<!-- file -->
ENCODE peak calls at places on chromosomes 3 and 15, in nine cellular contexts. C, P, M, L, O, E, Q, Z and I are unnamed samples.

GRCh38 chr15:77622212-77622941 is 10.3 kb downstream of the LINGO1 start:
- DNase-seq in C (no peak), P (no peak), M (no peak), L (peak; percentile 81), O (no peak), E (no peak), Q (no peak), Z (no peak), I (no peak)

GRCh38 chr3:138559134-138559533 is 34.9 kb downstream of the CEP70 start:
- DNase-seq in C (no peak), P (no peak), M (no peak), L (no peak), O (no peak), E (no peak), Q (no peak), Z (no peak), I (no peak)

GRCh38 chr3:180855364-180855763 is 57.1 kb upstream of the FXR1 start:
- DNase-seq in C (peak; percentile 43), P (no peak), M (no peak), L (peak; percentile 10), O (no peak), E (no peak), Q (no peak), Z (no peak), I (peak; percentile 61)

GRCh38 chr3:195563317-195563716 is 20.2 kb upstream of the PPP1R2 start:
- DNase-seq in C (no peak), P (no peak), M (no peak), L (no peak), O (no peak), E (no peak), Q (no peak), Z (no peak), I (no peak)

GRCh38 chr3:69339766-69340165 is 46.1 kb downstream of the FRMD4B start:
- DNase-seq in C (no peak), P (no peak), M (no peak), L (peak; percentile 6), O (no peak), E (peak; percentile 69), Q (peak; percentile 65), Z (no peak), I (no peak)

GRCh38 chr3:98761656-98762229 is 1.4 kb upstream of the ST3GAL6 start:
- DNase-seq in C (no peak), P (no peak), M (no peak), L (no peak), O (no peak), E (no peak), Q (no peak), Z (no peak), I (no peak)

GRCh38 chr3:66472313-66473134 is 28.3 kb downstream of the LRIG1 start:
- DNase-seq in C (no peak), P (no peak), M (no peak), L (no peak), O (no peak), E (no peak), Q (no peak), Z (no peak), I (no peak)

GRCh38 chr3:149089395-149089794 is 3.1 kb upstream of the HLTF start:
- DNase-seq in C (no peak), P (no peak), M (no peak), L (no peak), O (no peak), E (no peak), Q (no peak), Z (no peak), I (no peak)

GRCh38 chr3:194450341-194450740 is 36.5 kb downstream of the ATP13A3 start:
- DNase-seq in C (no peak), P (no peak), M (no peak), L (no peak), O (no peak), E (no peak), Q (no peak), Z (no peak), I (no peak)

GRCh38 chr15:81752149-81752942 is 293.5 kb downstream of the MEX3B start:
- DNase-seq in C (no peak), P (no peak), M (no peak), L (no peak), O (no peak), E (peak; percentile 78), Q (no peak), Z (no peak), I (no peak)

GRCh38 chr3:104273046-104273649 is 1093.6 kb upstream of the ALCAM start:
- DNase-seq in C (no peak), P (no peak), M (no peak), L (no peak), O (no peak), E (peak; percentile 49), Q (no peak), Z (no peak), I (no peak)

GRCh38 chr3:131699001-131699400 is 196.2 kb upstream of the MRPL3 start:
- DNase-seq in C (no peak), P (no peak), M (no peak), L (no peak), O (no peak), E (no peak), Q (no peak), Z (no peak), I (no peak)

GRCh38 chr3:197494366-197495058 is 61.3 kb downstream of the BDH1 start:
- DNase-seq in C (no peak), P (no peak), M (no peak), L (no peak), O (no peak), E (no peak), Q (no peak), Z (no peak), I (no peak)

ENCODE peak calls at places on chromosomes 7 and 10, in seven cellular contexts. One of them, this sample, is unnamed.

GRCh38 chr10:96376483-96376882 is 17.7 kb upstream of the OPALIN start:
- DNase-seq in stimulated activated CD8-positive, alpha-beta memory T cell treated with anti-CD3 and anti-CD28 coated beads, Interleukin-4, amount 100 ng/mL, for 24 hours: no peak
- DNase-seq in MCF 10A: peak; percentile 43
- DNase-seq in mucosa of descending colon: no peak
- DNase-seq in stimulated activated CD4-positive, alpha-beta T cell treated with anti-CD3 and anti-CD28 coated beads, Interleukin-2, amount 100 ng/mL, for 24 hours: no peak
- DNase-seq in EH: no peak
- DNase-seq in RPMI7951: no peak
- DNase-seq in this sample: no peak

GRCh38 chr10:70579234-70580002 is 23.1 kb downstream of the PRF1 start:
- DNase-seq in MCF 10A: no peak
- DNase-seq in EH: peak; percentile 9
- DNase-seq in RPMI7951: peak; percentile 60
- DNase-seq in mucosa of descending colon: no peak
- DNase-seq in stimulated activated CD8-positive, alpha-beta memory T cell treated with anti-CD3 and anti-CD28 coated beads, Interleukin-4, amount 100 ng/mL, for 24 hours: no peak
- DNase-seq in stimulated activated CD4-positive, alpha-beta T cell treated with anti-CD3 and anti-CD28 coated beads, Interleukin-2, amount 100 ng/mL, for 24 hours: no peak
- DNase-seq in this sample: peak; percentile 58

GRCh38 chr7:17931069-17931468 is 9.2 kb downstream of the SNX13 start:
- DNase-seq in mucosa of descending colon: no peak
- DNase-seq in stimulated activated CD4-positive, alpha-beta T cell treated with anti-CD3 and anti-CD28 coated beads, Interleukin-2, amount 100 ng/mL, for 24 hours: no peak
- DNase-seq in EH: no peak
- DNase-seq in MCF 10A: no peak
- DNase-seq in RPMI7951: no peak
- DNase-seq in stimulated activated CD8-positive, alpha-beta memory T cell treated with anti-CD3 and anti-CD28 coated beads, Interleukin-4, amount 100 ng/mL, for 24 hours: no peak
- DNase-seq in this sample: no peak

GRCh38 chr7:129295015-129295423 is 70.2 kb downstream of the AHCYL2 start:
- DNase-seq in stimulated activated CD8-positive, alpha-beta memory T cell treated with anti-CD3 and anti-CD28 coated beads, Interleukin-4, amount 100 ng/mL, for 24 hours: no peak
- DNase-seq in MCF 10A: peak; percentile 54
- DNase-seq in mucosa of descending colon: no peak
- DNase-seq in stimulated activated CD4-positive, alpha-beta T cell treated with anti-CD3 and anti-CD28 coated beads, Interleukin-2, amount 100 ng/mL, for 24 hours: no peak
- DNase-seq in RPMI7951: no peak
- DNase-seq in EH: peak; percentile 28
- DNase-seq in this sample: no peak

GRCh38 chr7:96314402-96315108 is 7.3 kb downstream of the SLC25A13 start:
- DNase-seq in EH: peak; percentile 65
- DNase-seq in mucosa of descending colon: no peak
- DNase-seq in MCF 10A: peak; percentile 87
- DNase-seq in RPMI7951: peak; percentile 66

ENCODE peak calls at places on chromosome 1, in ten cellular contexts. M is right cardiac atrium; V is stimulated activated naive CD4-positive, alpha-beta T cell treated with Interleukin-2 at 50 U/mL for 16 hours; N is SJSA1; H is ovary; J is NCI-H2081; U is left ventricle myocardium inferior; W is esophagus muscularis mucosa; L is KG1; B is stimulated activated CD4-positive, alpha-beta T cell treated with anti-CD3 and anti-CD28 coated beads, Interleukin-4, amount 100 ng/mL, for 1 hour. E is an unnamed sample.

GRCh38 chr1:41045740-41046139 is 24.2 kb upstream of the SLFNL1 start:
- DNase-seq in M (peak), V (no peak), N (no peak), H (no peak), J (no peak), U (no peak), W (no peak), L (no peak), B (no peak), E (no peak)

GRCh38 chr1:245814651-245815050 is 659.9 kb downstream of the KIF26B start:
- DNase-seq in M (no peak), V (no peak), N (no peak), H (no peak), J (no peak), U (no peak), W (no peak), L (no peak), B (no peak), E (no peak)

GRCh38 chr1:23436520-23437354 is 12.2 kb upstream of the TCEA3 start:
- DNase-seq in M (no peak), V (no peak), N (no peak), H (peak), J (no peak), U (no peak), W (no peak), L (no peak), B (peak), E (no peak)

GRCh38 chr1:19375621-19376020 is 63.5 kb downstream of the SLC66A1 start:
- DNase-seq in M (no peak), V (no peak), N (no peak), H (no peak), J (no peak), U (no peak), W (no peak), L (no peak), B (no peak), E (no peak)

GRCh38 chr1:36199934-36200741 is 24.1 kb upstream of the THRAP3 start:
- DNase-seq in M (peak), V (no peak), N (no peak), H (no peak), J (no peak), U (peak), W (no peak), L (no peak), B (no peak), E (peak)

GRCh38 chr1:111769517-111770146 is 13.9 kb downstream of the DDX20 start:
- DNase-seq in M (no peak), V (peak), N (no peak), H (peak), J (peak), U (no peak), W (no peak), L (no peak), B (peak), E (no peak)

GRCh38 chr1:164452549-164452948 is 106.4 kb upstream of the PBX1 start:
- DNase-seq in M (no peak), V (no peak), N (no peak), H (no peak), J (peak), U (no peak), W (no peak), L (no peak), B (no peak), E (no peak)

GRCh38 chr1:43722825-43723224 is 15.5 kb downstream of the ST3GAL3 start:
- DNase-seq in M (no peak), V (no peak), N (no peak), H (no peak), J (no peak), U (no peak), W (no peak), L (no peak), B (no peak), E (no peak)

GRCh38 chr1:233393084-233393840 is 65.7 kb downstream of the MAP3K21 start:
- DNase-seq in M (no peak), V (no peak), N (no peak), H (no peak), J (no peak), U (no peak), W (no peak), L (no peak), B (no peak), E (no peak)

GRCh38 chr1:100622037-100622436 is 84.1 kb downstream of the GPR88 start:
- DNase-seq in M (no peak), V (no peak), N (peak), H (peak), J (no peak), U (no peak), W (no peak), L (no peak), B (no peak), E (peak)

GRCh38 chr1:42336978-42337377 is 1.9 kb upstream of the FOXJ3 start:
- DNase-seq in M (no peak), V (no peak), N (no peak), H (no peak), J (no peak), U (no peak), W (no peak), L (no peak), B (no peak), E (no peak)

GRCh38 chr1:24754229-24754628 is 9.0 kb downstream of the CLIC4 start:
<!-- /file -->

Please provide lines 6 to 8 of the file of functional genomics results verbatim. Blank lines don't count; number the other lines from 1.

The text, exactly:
GRCh38 chr3:180855364-180855763 is 57.1 kb upstream of the FXR1 start:
- DNase-seq in C (peak; percentile 43), P (no peak), M (no peak), L (peak; percentile 10), O (no peak), E (no peak), Q (no peak), Z (no peak), I (peak; percentile 61)

GRCh38 chr3:195563317-195563716 is 20.2 kb upstream of the PPP1R2 start: